"John," a guy said, "some people would say this is dancing very close to the edge of chaos."
"No, that's ridiculous," Harbaugh said, giving the questioner his best death-stare. "It's ridiculous."
Leaving the podium, the normally affable Harbaugh then hurried over to the reporter to re-emphasize — this time more personally — how ridiculous he thought the question was.
That's the kind of day it was at the Castle, where the Ravens seemed determined to show that all was still right in their world.
Of course, there was plenty of evidence to suggest it wasn't.
There was a banged-up defense missing superstars Terrell Suggs and Ray Lewis, who may or may not play against the Broncos, depending on whether their arms fall off in practice this week if they make a tackle.
There was a woefully inconsistent offense to fix. And there was a veteran quarterback in Joe Flacco being blamed for everything short of causing the fiscal cliff.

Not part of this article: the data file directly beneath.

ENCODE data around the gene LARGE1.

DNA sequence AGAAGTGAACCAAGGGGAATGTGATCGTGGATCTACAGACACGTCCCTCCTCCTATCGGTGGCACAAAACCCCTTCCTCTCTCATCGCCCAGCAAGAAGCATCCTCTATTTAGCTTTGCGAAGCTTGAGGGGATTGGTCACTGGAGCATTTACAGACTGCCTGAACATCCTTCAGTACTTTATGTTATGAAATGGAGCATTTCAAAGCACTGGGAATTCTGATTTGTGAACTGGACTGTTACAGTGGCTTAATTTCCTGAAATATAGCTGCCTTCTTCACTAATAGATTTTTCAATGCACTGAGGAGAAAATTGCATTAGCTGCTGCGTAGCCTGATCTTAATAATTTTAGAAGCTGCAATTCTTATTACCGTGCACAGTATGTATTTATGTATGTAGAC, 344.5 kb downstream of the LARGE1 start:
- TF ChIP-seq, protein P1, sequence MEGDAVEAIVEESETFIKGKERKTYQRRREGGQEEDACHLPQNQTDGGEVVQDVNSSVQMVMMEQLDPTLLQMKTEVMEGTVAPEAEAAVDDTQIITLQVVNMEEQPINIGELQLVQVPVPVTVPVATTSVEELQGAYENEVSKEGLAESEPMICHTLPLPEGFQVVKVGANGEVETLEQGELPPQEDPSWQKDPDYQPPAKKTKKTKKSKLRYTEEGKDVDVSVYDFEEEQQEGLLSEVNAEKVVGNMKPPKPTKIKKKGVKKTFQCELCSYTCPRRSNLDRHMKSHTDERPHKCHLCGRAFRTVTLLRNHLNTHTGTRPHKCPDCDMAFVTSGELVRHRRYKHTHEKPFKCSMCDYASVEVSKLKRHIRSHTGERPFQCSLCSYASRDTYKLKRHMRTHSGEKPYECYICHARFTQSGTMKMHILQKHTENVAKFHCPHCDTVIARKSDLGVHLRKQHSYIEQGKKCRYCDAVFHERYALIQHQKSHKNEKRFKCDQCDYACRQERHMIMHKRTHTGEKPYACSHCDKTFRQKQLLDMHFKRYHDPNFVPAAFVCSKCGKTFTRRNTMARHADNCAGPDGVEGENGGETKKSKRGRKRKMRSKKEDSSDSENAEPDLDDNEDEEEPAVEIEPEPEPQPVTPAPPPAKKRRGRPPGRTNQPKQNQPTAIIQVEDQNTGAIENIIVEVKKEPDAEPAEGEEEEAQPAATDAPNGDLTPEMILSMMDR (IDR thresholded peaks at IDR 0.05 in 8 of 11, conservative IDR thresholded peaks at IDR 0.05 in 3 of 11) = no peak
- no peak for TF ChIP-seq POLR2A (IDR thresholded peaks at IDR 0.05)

Let's see, since that ugly 31-28 overtime loss to the Washington Redskins, Flacco has been ripped for making bad pre-snap reads, lacking pocket awareness and ball security, being afraid to throw over the middle, not showing enough emotion and not studying the still photos as much as other NFL quarterbacks do when he comes out of games.
I think he even got ripped for not staying in touch with his mom.
Wow. You wonder how he lasted this long in the NFL. To hear the critics tell it, he should be working at a Denny's instead of trying to play this game.
But that's what happens when a team like the Ravens, a team short-listed for the Super Bowl, takes it on the chin two games in a row. And it underscores how much pressure there is to win in the NFL — and the consequences when you fall short.
Think about it: you're Cam Cameron and your team is 9-4, still in the driver's seat to win the AFC North and go to the playoffs.
But a few hours after a heartbreaking loss down I-95, the head coach is calling your cell and telling you to swing by his office. And right away you know it's not to share a late-night pizza.
So now it's Jim Caldwell who's been asked to do CPR on an underperforming offense.
And it's Caldwell who's been tasked with getting more out of the no-huddle offense, which showed such promise earlier in the season before it was mostly a dud on the road. Yep, crowd noise made the no-huddle look like no-clue.